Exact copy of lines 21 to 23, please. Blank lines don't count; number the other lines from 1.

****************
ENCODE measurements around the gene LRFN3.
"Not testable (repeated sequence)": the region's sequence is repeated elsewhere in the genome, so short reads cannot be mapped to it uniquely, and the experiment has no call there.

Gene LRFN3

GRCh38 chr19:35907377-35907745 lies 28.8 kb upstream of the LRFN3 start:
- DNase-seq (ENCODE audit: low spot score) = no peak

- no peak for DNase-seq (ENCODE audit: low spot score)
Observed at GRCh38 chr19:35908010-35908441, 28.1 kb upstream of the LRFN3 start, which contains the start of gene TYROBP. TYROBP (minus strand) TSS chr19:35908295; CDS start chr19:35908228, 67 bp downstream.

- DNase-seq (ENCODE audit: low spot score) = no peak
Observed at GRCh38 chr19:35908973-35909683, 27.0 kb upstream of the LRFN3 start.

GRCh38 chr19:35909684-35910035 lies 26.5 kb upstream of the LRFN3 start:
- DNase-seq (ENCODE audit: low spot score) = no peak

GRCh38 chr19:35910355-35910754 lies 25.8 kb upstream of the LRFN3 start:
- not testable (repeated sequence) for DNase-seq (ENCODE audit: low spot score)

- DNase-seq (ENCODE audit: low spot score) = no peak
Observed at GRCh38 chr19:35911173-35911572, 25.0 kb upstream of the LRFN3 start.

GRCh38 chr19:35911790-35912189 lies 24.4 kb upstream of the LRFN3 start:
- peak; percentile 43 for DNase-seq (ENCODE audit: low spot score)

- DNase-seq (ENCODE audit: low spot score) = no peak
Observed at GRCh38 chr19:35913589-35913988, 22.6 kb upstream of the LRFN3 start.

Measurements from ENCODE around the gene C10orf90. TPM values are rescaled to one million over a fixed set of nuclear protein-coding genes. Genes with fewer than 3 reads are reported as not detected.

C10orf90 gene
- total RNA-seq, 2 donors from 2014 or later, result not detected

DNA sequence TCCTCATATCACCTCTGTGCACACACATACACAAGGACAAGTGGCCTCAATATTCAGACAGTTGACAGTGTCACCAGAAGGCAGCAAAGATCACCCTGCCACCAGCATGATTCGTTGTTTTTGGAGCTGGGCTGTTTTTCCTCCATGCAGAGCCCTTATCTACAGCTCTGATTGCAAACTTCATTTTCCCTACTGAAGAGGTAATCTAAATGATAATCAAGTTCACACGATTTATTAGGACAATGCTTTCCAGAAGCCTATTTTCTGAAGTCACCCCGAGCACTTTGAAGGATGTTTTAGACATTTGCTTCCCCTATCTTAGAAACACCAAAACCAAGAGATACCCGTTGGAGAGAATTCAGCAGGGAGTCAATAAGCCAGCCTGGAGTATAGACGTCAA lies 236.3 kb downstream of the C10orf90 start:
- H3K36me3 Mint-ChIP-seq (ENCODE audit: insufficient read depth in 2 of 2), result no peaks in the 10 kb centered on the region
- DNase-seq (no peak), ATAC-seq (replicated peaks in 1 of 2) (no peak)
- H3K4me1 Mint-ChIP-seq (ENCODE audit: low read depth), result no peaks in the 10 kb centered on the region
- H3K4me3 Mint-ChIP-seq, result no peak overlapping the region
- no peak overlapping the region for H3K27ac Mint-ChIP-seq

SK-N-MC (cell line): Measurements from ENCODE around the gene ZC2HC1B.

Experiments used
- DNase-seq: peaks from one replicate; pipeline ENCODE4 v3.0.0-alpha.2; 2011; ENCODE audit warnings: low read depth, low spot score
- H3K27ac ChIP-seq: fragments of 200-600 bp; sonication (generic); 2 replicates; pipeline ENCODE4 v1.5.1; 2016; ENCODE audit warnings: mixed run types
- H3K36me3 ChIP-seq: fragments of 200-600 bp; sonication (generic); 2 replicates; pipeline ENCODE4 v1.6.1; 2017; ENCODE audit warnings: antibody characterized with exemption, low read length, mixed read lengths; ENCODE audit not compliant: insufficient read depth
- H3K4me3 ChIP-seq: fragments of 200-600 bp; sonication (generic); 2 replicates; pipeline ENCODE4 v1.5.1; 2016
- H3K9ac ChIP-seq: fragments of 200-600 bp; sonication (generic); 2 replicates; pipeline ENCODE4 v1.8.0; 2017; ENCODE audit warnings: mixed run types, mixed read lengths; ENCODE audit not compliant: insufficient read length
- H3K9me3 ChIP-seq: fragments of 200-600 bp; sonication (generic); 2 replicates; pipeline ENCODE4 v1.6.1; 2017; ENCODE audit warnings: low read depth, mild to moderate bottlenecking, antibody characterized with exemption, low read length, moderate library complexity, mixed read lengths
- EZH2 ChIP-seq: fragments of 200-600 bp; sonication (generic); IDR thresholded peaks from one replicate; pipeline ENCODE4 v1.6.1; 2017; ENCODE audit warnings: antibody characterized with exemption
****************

C10orf90 gene
- total RNA-seq, 2 donors from 2014 or later, result not detected

DNA sequence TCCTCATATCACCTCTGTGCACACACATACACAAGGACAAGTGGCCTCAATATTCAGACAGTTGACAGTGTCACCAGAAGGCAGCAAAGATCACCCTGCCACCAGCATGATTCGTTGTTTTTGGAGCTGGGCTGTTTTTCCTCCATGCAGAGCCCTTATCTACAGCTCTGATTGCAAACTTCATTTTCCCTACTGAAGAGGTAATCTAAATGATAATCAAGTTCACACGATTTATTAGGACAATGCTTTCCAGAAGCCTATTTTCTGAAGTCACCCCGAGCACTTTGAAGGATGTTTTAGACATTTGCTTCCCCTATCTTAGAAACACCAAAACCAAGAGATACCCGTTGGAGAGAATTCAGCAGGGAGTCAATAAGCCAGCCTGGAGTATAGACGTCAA lies 236.3 kb downstream of the C10orf90 start: